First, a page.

Lavrov Addresses Two Systems Before the World: Geopolitics or Nations Joining Together To Face Common Challenges

Russian Foreign Minister Sergei Lavrov opened his annual year-in-review press conference Thursday, transmitted live in Russian, French, and English, with a theme which ran throughout the conference: there are “two conflicting approaches” in the intensifying “global rivalry” over the shape of a new international system. There are those who seek to form “a more equitable, polycentric international system,” and those who seek to slow that process down, so as “to maintain dominance in global affairs and to impose one’s will on others.”

These differing approaches were contrasted over the course of the press conference in his description of Russia-Chinese relations and U.S. relations with Russia. Lavrov said “the ties between Russia and China are going through their best period ever.” Russia has extensive mechanisms of cooperation with China as with no other country, and their relationship is being built on the basis of international law and the U.N. Charter.

U.S. relations with Russia, on the other hand, are shaped by the U.S.’s policy of trying to “contain” Russia, which began “long before the crisis in Ukraine.” Asked about a possible “re-set” of Russian-American relations, Lavrov had a useful suggestion for an overhaul of U.S. policy overall:

“We understand that the U.S. is interested in [having] fewer competitors, at least comparable with them. It is clearly seen in the U.S. relations with China and Europe…. The re-set is good, but it should be between the U.S. and the whole world.”

An English transcript of Lavrov’s opening statement is available as of this writing on the Foreign Ministry’s website, providing his overview of the global “crisis landscape” and the shifts which occurred over the course of 2015 from the conflicting approaches. He there held up the principles of “genuine equality, mutual consideration for each other’s interests, and joint efforts for common goals” which underpin the BRICS, the Shanghai Cooperation Organization, and other integration groupings in the “post-Soviet space” as exemplary of what is needed in the 21st Century. Russia stands “ready to work on harmonizing integration processes and building bridges, in particular, between Europe, Eurasia and the Asia-Pacific Region,” he specified, citing the agreement in principle to integrate Eurasian Economic Union activities with China’s Silk Road Economic Belt.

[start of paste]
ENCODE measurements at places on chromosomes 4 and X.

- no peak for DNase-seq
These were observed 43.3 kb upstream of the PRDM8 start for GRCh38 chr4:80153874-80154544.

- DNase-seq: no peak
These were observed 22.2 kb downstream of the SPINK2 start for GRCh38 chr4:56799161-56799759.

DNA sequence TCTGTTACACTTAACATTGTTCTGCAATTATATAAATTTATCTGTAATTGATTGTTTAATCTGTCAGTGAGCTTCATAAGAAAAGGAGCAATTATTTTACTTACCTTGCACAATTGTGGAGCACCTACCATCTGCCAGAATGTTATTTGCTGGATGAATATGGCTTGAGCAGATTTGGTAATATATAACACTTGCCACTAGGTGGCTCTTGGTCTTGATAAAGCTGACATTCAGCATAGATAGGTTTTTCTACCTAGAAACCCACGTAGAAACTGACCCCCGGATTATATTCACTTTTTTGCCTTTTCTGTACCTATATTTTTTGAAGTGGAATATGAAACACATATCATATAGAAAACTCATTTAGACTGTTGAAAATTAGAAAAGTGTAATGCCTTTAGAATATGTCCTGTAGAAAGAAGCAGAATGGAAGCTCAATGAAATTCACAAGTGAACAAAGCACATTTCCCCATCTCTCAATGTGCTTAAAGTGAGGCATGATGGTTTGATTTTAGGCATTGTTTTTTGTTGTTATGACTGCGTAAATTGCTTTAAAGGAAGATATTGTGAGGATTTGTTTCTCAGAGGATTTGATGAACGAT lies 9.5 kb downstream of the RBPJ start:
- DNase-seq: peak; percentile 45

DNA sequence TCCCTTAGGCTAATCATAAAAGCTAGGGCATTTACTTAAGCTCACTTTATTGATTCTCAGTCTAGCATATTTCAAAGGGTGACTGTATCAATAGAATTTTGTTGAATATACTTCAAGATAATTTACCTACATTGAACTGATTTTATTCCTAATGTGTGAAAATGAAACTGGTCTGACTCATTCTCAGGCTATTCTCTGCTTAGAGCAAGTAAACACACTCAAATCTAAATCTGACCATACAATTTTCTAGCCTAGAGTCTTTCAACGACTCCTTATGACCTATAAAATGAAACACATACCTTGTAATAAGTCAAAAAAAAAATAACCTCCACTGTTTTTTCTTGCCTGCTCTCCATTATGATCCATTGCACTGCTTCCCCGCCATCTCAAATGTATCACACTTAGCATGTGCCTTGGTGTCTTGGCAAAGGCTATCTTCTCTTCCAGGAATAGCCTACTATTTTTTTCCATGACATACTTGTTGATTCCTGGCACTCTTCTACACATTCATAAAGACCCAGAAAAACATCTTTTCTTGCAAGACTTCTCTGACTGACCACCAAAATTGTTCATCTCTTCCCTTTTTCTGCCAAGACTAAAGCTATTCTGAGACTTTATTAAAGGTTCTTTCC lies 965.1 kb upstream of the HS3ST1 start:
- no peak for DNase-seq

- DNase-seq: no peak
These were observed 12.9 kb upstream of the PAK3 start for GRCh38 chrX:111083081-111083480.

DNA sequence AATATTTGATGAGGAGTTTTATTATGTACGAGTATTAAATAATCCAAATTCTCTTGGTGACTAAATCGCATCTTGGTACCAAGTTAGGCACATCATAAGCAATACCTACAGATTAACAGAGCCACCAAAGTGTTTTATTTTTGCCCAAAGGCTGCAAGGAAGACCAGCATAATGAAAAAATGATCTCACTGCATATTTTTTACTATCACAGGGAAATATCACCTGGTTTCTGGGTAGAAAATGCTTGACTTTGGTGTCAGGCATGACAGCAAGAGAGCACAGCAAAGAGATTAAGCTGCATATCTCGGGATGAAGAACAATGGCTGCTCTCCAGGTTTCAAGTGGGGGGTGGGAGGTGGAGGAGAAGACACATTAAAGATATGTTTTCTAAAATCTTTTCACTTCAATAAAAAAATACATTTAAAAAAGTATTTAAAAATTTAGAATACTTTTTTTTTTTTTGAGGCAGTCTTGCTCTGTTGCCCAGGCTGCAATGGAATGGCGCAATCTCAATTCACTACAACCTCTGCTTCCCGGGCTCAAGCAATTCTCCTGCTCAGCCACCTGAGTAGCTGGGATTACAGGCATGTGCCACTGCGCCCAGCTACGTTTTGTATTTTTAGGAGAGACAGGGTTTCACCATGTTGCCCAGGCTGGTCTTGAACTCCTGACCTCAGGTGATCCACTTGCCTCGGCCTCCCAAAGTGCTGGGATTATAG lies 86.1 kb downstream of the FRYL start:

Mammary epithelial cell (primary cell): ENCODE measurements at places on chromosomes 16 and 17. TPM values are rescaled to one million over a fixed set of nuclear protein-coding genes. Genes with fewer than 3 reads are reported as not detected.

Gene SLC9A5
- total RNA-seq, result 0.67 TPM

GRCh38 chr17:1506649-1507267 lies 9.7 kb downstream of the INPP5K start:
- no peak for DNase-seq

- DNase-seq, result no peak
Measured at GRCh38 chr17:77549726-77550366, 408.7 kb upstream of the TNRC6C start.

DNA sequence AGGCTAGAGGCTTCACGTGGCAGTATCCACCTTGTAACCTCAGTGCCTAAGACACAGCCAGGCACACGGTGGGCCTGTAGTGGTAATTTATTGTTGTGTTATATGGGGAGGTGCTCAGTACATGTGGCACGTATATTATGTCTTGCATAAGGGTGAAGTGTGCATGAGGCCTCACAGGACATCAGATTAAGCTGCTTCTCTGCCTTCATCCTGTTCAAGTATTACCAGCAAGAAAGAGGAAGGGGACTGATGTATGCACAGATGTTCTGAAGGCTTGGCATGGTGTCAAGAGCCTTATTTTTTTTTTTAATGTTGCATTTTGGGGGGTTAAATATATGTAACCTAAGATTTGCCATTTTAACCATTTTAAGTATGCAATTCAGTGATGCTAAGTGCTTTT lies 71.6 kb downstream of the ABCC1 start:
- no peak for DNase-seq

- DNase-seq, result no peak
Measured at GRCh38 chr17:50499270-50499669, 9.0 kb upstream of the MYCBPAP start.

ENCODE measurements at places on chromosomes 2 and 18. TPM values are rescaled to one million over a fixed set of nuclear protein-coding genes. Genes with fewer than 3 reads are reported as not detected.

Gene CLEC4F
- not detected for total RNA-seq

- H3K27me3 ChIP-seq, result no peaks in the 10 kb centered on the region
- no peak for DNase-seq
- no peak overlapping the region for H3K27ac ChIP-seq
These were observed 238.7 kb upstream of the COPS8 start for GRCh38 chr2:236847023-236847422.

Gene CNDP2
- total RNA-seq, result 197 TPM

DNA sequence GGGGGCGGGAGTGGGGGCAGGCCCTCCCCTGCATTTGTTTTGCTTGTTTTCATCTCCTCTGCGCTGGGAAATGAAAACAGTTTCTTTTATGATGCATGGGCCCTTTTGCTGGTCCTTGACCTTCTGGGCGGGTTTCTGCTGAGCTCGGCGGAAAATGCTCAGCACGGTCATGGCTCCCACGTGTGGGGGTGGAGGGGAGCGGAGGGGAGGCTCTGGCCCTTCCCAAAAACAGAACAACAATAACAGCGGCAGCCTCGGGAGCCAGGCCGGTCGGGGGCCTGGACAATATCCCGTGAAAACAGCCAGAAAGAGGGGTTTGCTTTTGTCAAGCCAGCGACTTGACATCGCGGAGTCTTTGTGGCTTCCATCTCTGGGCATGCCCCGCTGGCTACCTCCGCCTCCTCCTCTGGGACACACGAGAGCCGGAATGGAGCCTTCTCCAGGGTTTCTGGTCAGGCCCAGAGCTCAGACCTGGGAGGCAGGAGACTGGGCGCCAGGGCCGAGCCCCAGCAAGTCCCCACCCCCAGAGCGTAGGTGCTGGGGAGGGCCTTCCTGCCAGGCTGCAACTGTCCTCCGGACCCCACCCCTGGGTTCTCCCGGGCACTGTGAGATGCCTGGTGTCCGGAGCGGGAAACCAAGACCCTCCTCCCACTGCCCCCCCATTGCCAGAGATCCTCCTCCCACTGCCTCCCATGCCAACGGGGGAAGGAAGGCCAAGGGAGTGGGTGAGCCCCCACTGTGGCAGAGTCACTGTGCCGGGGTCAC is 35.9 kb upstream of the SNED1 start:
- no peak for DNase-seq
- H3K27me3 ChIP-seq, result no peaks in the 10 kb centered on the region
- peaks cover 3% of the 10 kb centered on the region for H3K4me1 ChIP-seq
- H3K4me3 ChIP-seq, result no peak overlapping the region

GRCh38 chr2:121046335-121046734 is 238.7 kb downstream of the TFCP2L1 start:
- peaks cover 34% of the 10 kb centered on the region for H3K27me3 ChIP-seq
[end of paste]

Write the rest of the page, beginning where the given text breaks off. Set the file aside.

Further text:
“There is no alternative to broad-based cooperation in searching for a way out of crises,” Lavrov said.

“… We are ready for the closest and most constructive cooperation with our Western partners, including Europe and the United States, and are open to a progressive development of cooperation with them. But solely and exclusively on an equitable and mutually beneficial basis, with parties refraining from interference in each others internal affairs and respecting each sides fundamental interests.

“Our Western colleagues sometimes say testily that there will be no ‘business as usual’ with Russia…. We agree with them on this point: indeed, there will be no ‘business as usual’ when they attempted to impose on us agreements that heeded primarily the interests of either the European Union or the U.S., and sought to persuade us that this would not harm our interests. This story is over. A story is beginning that can only develop on the basis of equality and all other principles of international law.”

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